Jamlo Madkam worked in chili fields in Perur village, in the southern state of Telangana. The nationwide lockdown was supposed to end on April 14 -- but was extended until May.
On April 15, Madkam and 11 others, including her brother-in-law, began the journey to their home state of Chattisgarh in central India. They decided to walk home because they were out of work, and weren't sure when the lockdown would end, said Dr B R Pujari, the chief medical health officer of Madkam's home district.
Three days later, she died before she could make it home.
"They walked through mountainous terrain to avoid police barricades, for three whole days. We were told that Jamlo hadn't eaten anything that morning because of a stomach upset and had been vomiting. We suspect that an electrolyte imbalance along with the exhaustion led to her death," Pujari said.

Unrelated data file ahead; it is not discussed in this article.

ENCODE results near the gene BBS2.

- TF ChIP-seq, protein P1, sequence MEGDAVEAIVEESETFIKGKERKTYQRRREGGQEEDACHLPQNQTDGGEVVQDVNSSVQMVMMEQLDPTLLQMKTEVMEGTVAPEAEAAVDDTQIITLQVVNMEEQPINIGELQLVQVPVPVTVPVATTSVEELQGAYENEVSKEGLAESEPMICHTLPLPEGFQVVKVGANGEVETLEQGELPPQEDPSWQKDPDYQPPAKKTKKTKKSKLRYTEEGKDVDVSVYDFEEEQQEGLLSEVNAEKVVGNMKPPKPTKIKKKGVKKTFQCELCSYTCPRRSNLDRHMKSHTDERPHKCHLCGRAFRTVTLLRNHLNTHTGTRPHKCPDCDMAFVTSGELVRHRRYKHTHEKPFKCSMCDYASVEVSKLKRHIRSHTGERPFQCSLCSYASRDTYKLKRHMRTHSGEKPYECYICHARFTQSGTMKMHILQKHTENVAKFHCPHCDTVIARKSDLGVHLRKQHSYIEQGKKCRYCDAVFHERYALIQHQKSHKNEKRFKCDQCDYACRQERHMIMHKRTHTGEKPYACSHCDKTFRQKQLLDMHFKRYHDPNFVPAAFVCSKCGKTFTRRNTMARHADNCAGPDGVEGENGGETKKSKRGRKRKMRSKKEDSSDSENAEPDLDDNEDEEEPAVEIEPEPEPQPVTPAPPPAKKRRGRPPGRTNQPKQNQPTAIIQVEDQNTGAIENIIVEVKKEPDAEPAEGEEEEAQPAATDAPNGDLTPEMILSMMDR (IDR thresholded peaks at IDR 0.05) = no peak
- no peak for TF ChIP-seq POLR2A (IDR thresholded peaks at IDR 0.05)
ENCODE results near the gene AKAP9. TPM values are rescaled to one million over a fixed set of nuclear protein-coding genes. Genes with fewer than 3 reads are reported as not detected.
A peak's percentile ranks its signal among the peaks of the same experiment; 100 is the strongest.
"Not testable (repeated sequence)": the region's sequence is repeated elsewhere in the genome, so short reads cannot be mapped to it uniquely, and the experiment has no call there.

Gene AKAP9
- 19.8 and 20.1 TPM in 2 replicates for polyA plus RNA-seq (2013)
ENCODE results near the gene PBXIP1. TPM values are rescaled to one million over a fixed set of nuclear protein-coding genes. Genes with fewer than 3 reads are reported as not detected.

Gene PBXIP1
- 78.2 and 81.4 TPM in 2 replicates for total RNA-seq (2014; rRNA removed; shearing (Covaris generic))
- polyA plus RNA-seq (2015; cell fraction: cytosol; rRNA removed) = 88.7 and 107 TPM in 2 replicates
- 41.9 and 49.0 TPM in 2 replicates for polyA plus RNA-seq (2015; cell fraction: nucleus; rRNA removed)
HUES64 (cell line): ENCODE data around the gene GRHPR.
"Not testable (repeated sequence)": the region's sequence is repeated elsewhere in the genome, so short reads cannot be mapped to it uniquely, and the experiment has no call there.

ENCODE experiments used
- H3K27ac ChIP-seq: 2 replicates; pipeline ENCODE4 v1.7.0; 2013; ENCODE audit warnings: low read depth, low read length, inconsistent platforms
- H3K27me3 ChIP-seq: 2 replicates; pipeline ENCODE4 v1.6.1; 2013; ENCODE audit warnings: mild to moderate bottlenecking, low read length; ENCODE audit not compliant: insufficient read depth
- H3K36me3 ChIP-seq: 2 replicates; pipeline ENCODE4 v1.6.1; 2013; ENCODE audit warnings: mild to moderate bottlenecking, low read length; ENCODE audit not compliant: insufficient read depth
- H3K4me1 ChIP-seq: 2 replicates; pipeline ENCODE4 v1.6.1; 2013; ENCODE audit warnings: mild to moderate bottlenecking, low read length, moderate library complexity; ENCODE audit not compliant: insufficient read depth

The remaining 11 migrant workers have been quarantined at a government facility for 14 days, and their samples have been sent for testing. Madkam's postmortem report showed that she did not have coronavirus.
The nationwide lockdown has been in place since March 25, and will continue through May 3.
Once the lockdown came into effect, thousands of workers attempted to walk home as they were left without work and a means of transport to travel back home.
Virgin Australia has collapsed into administration, one day after billionaire founder Richard Branson made a last-ditch appeal for government support for the country's second biggest airline.
The carrier is the industry's latest casualty as the coronavirus pandemic continues to eliminate global demand for travel.